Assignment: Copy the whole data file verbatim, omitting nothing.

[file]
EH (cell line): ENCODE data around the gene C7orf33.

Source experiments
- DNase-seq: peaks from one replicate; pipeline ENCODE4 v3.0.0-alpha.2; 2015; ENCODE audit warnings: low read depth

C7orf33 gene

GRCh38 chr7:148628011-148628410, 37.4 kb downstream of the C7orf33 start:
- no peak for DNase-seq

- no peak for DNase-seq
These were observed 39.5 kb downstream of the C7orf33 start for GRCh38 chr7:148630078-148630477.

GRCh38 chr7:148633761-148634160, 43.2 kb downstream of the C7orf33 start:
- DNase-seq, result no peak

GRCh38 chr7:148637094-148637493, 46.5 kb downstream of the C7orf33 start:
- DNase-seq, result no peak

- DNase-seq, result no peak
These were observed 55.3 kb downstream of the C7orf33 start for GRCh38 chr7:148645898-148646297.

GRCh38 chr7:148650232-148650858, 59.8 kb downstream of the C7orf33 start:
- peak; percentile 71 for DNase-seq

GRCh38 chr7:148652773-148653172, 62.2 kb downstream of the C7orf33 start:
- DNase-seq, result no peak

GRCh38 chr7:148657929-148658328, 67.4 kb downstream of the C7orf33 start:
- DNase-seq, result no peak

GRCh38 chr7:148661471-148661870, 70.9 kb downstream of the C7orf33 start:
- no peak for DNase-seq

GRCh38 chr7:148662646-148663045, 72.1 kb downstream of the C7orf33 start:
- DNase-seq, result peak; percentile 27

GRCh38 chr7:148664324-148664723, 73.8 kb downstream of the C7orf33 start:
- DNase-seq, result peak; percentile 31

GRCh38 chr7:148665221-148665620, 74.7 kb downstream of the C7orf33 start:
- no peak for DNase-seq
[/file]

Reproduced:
EH (cell line): ENCODE data around the gene C7orf33.

Source experiments
- DNase-seq: peaks from one replicate; pipeline ENCODE4 v3.0.0-alpha.2; 2015; ENCODE audit warnings: low read depth

C7orf33 gene

GRCh38 chr7:148628011-148628410, 37.4 kb downstream of the C7orf33 start:
- no peak for DNase-seq

- no peak for DNase-seq
These were observed 39.5 kb downstream of the C7orf33 start for GRCh38 chr7:148630078-148630477.

GRCh38 chr7:148633761-148634160, 43.2 kb downstream of the C7orf33 start:
- DNase-seq, result no peak

GRCh38 chr7:148637094-148637493, 46.5 kb downstream of the C7orf33 start:
- DNase-seq, result no peak

- DNase-seq, result no peak
These were observed 55.3 kb downstream of the C7orf33 start for GRCh38 chr7:148645898-148646297.

GRCh38 chr7:148650232-148650858, 59.8 kb downstream of the C7orf33 start:
- peak; percentile 71 for DNase-seq

GRCh38 chr7:148652773-148653172, 62.2 kb downstream of the C7orf33 start:
- DNase-seq, result no peak

GRCh38 chr7:148657929-148658328, 67.4 kb downstream of the C7orf33 start:
- DNase-seq, result no peak

GRCh38 chr7:148661471-148661870, 70.9 kb downstream of the C7orf33 start:
- no peak for DNase-seq

GRCh38 chr7:148662646-148663045, 72.1 kb downstream of the C7orf33 start:
- DNase-seq, result peak; percentile 27

GRCh38 chr7:148664324-148664723, 73.8 kb downstream of the C7orf33 start:
- DNase-seq, result peak; percentile 31

GRCh38 chr7:148665221-148665620, 74.7 kb downstream of the C7orf33 start:
- no peak for DNase-seq